Weekly Whiskey: Comics Worth Your Money for 11/14/18

A solid week with a few interesting debuts…

Mcallan (top of the line)

Mister Miracle #12

Whenever I read an issue of the current Batman book I am struck by fact that the person writing these stories is also writing Mister Miracle. It’s nearly impossible for me to wrap my brain around.

I supposed it’s not that strange though if you consider that all of Tom King’s best books (Omega Men, Vision, Sheriff of Babylon, Mister Miracle) seem to have, at their core, an element closely related to his life. I’m not sure the same can be said for Batman or Heroes in Crisis.

In the case of Mister Miracle that core is one he shares with collaborator/artistic genius Mitch Gerads: family. Both King and Gerads are married with children, Gerads very recently with the latter. It’s very clear from this story how much their families mean to the two creators and how fresh the memories of becoming fathers still are. It has made Mister Miracle one of the most emotional books on the stands.

Do the nods to Grant Morrison help? Of course. Does the incredible art, detailed pages, incredible layouts, and subtle shifts in space/time help? Definitely. But this story is simply an academic exercise (a great one, mind you) without the heart and soul of the piece, and that’s family.

King and Gerads are an astounding duo and this series has been as good as everyone says — better, even. I’m sad to see it end but I can’t wait to read it.

Thor #7

I’ll be honest: I’m WAY WAY behind on Jason Aaron’s epic Thor run. That said, everything I have read has been great and I have no reason to believe this issue will be any different. Yes, Michael Del Mundo will be missed on this issue, but Tony Moore is no slouch in the art department, and it’s story appropriate for the change of artists — and how rare is that these days?

Aaron is Marvel’s biggest writing gun these days. I could go on and on about all the relaunches and re-titling he’s had to deal with and how it’s hurt the momentum of this massive story, but I’ll save it and just be happy that he’s been given (apparently) a clean slate to do what he wants.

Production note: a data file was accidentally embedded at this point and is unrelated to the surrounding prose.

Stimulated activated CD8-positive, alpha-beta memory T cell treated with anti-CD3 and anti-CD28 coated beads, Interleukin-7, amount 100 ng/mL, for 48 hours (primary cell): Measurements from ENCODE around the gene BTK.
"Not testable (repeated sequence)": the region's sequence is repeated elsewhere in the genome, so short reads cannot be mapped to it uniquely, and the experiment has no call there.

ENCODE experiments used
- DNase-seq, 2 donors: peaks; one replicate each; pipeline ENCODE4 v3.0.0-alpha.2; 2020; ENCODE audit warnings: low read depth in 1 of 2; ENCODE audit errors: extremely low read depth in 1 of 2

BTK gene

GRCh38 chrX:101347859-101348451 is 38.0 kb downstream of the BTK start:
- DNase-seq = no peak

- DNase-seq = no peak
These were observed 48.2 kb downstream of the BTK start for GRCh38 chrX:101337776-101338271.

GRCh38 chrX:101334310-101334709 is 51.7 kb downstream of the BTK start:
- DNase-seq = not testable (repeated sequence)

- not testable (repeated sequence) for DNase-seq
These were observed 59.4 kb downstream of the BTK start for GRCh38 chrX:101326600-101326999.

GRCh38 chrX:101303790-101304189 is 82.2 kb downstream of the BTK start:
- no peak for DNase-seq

I can’t wait for the inevitable epic collections of this.

Wonder Woman #58

It’s strange that G. Willow Wilson would be considered, by many, a polarizing creator in comics, but I suppose that says more about those who believe that than it does about Wilson. Regardless, there are some people who seem to think that she’s done some kind of damage to comics when the reality is that she’s been a breath of fresh air. Kamala Khan is not only one of the best new characters from Marvel in recent years, she’s a character who is going to be around for decades. She’s a phenomenon, really, and that’s in large part due to Wilson.

It’s a wonder that DC hasn’t been able to get Wilson on to a book before now, but what a book to bring her aboard with.

All I know about this initial arc is that it’s called “The Just War” which in and of itself sounds interesting.

Cary Nord is on art and that’s going to be something to see, too. I think the last work I saw from Nord was for Valiant and he was trying some new things with this style, kind of a pastel look far removed from the Conan work he’s best known for. I’m looking forward to seeing what he does for Wonder Woman, but I think the potential is there for him to be a great fit.

Jack Daniels (every day)

Firefly #1

Check out my advance review for Firefly #1!

Complete Elfquest vol. 5

Now it’s getting good. I mean, it was good before. I guess maybe now it’s getting interesting? That’s probably not right, either.

I love Elfquest and a month ago my wife mentioned a segment on NPR about the book’s anniversary. That set me down the road of rereading the entire series and, because I’m me, I decided I had to do that with the complete collections that Dark Horse is putting out. This is the third time I’ve purchased some of these stories.

I know the original quest (vol 1) and the two sequels (vol. 2) like the back of my hand, but it’s when the line began to expand in the early 90s that my memories get fuzzy. Volume 3 brought most of those memories back, but volume 4 is filled with some stories I don’t think I’d ever read before, as this was when there were, I think four Elfquest books coming out every month.